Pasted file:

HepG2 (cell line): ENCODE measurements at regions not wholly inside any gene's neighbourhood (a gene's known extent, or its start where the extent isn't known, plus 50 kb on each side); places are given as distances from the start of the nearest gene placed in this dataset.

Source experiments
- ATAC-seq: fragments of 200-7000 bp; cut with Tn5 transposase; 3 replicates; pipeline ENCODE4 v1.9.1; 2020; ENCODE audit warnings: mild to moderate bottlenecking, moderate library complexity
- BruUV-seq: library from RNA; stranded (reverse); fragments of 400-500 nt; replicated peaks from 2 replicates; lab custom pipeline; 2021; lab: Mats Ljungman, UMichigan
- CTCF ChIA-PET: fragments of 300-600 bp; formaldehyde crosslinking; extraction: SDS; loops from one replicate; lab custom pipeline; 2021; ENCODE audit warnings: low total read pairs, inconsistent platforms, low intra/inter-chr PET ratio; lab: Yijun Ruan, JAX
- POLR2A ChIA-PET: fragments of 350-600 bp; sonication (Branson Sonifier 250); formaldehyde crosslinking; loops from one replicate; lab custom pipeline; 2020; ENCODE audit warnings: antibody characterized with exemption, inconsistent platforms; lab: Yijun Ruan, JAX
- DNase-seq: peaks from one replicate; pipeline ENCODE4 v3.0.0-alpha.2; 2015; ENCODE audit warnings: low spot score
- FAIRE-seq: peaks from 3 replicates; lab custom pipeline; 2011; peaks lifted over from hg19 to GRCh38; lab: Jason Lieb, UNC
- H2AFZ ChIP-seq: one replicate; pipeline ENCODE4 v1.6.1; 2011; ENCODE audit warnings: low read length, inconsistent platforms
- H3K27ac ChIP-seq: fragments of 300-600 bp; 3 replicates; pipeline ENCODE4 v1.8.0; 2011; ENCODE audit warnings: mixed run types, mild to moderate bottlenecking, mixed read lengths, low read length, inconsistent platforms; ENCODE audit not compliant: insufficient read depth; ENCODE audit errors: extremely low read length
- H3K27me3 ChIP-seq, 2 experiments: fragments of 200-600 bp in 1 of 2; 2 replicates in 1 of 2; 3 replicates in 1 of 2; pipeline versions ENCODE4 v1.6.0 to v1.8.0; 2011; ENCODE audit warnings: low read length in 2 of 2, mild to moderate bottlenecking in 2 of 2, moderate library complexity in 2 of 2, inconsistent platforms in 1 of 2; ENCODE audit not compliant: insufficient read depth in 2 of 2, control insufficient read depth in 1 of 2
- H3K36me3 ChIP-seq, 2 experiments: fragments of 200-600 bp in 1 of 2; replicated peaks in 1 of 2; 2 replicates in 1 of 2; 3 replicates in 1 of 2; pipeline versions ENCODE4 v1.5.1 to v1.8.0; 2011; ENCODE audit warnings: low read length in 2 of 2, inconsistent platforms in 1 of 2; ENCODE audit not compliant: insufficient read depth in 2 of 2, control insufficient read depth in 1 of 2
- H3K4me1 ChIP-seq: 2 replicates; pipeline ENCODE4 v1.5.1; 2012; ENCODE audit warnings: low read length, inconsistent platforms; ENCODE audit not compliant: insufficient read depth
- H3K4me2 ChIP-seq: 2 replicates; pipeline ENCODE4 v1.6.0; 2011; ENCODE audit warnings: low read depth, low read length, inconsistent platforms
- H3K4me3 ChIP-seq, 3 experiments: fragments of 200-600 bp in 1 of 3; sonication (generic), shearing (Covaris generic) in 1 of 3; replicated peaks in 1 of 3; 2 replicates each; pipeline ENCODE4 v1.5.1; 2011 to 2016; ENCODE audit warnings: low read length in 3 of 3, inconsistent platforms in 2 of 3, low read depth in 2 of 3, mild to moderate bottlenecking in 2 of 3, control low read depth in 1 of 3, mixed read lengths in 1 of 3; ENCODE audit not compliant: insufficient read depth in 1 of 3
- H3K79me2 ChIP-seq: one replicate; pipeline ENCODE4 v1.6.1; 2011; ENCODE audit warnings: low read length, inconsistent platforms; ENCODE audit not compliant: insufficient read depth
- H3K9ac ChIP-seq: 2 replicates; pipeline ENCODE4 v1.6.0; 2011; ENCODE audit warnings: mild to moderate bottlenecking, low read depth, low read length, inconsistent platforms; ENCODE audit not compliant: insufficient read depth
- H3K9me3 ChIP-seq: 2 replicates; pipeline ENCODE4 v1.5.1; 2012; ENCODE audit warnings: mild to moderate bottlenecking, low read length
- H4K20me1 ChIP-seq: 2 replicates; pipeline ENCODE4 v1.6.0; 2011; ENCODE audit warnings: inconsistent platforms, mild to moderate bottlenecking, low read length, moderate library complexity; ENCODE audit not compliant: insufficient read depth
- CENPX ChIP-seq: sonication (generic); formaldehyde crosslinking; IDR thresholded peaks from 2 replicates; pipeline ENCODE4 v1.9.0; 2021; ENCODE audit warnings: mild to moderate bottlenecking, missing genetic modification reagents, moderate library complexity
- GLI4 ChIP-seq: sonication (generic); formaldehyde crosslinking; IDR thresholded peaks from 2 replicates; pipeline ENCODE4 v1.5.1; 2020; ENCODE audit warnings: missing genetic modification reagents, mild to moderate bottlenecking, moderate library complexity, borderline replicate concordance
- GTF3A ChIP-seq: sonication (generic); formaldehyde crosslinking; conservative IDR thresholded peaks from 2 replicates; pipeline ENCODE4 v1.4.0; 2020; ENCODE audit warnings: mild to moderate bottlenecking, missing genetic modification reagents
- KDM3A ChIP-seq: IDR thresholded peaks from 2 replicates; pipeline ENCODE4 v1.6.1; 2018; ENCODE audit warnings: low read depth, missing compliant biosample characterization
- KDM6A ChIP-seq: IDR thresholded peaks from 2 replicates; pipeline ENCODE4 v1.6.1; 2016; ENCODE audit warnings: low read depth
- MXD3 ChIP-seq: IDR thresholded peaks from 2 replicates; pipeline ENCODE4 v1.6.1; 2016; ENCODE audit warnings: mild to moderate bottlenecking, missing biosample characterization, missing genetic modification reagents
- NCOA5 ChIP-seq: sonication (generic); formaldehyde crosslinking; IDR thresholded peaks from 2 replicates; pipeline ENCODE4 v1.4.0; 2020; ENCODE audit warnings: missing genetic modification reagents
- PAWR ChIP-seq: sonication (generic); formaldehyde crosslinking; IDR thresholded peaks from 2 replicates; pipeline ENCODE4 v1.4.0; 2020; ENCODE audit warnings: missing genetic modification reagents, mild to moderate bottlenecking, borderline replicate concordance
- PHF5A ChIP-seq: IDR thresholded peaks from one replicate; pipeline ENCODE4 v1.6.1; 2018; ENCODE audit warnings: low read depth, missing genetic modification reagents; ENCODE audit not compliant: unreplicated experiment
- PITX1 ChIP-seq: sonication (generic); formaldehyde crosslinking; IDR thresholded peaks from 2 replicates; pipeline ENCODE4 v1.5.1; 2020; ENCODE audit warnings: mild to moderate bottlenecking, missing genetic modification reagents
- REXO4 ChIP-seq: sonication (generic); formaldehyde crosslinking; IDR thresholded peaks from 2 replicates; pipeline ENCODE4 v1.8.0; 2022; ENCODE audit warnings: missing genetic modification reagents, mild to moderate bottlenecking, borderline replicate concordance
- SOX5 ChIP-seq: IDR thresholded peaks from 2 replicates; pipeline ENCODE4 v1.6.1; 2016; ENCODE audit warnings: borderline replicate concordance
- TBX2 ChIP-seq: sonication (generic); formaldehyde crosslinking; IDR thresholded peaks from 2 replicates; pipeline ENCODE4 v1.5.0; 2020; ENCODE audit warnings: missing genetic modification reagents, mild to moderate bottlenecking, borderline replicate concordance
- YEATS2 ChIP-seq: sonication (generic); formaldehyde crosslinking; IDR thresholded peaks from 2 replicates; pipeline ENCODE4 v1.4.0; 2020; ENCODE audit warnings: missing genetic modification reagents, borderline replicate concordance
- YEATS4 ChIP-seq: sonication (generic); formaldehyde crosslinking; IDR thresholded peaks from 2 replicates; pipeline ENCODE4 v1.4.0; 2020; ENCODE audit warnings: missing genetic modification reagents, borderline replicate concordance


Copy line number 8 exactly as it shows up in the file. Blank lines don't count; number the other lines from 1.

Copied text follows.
- FAIRE-seq: peaks from 3 replicates; lab custom pipeline; 2011; peaks lifted over from hg19 to GRCh38; lab: Jason Lieb, UNC